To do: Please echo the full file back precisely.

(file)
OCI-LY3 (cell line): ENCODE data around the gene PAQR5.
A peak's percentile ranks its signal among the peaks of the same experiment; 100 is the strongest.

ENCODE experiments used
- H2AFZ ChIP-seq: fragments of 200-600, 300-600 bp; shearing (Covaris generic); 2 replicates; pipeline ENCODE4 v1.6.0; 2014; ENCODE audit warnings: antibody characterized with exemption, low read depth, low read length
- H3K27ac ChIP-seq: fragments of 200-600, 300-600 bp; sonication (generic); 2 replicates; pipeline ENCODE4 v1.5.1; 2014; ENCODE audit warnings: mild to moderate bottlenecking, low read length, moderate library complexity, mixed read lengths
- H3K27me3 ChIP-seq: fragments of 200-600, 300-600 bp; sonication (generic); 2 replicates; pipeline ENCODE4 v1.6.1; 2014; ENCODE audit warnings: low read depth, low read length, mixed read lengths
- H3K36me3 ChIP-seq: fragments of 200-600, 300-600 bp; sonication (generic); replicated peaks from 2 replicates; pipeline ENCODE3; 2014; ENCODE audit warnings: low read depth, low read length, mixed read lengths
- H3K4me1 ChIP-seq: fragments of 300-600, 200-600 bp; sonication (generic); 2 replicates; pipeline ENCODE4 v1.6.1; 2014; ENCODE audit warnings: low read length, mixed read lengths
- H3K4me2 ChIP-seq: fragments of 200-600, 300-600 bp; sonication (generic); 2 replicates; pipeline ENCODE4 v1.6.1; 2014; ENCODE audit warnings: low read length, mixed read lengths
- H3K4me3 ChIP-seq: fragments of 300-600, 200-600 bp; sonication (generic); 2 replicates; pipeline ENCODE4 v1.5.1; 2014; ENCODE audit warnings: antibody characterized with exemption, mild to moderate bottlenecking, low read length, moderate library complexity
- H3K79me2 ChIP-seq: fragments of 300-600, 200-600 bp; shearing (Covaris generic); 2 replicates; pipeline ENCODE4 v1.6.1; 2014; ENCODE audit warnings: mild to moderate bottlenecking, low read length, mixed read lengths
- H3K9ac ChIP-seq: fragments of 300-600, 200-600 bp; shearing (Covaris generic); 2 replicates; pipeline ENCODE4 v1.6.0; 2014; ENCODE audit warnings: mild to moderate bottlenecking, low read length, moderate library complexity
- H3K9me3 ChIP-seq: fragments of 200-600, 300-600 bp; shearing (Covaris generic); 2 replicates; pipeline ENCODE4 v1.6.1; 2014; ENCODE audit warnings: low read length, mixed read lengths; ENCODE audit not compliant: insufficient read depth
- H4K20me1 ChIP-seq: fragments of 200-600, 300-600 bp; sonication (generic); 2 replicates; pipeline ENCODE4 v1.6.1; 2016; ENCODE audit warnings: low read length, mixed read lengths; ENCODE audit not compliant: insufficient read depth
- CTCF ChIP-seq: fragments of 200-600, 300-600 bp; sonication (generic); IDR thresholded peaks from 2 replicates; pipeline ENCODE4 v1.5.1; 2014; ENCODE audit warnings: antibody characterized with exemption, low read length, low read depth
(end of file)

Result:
OCI-LY3 (cell line): ENCODE data around the gene PAQR5.
A peak's percentile ranks its signal among the peaks of the same experiment; 100 is the strongest.

ENCODE experiments used
- H2AFZ ChIP-seq: fragments of 200-600, 300-600 bp; shearing (Covaris generic); 2 replicates; pipeline ENCODE4 v1.6.0; 2014; ENCODE audit warnings: antibody characterized with exemption, low read depth, low read length
- H3K27ac ChIP-seq: fragments of 200-600, 300-600 bp; sonication (generic); 2 replicates; pipeline ENCODE4 v1.5.1; 2014; ENCODE audit warnings: mild to moderate bottlenecking, low read length, moderate library complexity, mixed read lengths
- H3K27me3 ChIP-seq: fragments of 200-600, 300-600 bp; sonication (generic); 2 replicates; pipeline ENCODE4 v1.6.1; 2014; ENCODE audit warnings: low read depth, low read length, mixed read lengths
- H3K36me3 ChIP-seq: fragments of 200-600, 300-600 bp; sonication (generic); replicated peaks from 2 replicates; pipeline ENCODE3; 2014; ENCODE audit warnings: low read depth, low read length, mixed read lengths
- H3K4me1 ChIP-seq: fragments of 300-600, 200-600 bp; sonication (generic); 2 replicates; pipeline ENCODE4 v1.6.1; 2014; ENCODE audit warnings: low read length, mixed read lengths
- H3K4me2 ChIP-seq: fragments of 200-600, 300-600 bp; sonication (generic); 2 replicates; pipeline ENCODE4 v1.6.1; 2014; ENCODE audit warnings: low read length, mixed read lengths
- H3K4me3 ChIP-seq: fragments of 300-600, 200-600 bp; sonication (generic); 2 replicates; pipeline ENCODE4 v1.5.1; 2014; ENCODE audit warnings: antibody characterized with exemption, mild to moderate bottlenecking, low read length, moderate library complexity
- H3K79me2 ChIP-seq: fragments of 300-600, 200-600 bp; shearing (Covaris generic); 2 replicates; pipeline ENCODE4 v1.6.1; 2014; ENCODE audit warnings: mild to moderate bottlenecking, low read length, mixed read lengths
- H3K9ac ChIP-seq: fragments of 300-600, 200-600 bp; shearing (Covaris generic); 2 replicates; pipeline ENCODE4 v1.6.0; 2014; ENCODE audit warnings: mild to moderate bottlenecking, low read length, moderate library complexity
- H3K9me3 ChIP-seq: fragments of 200-600, 300-600 bp; shearing (Covaris generic); 2 replicates; pipeline ENCODE4 v1.6.1; 2014; ENCODE audit warnings: low read length, mixed read lengths; ENCODE audit not compliant: insufficient read depth
- H4K20me1 ChIP-seq: fragments of 200-600, 300-600 bp; sonication (generic); 2 replicates; pipeline ENCODE4 v1.6.1; 2016; ENCODE audit warnings: low read length, mixed read lengths; ENCODE audit not compliant: insufficient read depth
- CTCF ChIP-seq: fragments of 200-600, 300-600 bp; sonication (generic); IDR thresholded peaks from 2 replicates; pipeline ENCODE4 v1.5.1; 2014; ENCODE audit warnings: antibody characterized with exemption, low read length, low read depth